S'pore man with engineering degree does slow math: Rolls-Royce had tight 30cm gap to navigate Tiong Bahru lane

He used photographs, corrected them for angles, and applied logic to give spatial dimensions.

Belmont Lay | March 29, 2022, 03:40 PM

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Y'all seen this meme?

And this one as well?

Well, buckle up because a man in Singapore has done some slow math to show the Rolls-Royce that took up space and time along Seng Poh Road had a tight 30cm gap to pass through without destroying anything.

His post was hashtagged: #YourSonFinallyPutHis4YearsMechEngineeringToUse

"Anyway, this is not to point out who's right or wrong," he also wrote.

How to math

Step 1: Take into account shadow during that time of day to pinpoint how far out were the cars' rears based on where the shadow ended up on the ground.

Step 2: Determine if arrow on road was painted right smack in the middle of road by utilising straight lines (i.e. this is what you would have learnt in arts class when trying to draw perspective and depth).

Step 3: Find out the width of the Rolls-Royce.

Step 4: Take a screenshot from the video, tilt it so the perspective of everything is upright, and take an estimate using Photoshop ruler tool.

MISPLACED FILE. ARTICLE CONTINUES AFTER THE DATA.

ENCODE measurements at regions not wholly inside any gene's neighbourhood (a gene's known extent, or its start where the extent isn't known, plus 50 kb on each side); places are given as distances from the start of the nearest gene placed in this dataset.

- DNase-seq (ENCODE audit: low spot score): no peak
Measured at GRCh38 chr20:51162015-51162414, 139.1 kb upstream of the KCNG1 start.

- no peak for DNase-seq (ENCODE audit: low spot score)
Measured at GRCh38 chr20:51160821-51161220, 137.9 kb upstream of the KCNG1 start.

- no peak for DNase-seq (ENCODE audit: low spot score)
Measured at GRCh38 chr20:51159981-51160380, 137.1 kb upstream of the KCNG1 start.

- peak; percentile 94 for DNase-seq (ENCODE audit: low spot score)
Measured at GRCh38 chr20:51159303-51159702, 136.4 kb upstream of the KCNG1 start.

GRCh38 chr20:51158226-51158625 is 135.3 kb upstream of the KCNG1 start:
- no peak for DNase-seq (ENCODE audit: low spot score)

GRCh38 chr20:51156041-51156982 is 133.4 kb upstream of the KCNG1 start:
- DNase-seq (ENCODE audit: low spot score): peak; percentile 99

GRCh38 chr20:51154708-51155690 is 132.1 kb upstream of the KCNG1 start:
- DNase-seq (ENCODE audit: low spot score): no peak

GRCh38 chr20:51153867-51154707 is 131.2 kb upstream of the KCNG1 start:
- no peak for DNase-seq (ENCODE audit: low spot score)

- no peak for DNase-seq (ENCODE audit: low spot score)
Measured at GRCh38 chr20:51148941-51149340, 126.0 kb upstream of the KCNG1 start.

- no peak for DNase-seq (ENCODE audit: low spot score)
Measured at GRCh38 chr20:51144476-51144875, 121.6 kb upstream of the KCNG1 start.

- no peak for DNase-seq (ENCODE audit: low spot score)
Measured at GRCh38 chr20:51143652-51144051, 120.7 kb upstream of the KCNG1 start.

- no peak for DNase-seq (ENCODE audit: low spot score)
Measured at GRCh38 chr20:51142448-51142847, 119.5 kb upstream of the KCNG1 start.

This will provide the width of the road by using the Rolls-Royce's width as benchmark.

Step 5: Determine how much space the Rolls-Royce should have if the BMW's rear was not sticking out.

Answer: About 139cm leeway.

Step 6: Using Primary 4 math skills, the leeway available after accounting for the BMW's rear protrusion, is 74cm.

Step 6: Explain the perspective illusion as experienced by the Rolls-Royce driver.

Illusion: Objects in the horizon at a distance appear bigger than objects up close.

Step 7: Taking it altogether and accounting for the BMW's rear protrusion, the width of the road still available for passage was about 251cm, and after accounting for the Rolls-Royce's width of about 202cm, there would still have been about 49cm to 50 cm of space.

Assuming the Rolls-Royce's side mirror is 20cm, there should still have been 29cm to 30cm of space.

According to clause 13 of the Parking Places Act 2018: "No person shall park any vehicle in such a manner as to cause the vehicle to protrude beyond the boundary lines of the parking lot, or to obstruct the entrance to or exit of a parking lot or a parking place, nor shall he park or stop his vehicle so as to obstruct or prevent the smooth circulation of traffic in or around such parking place."

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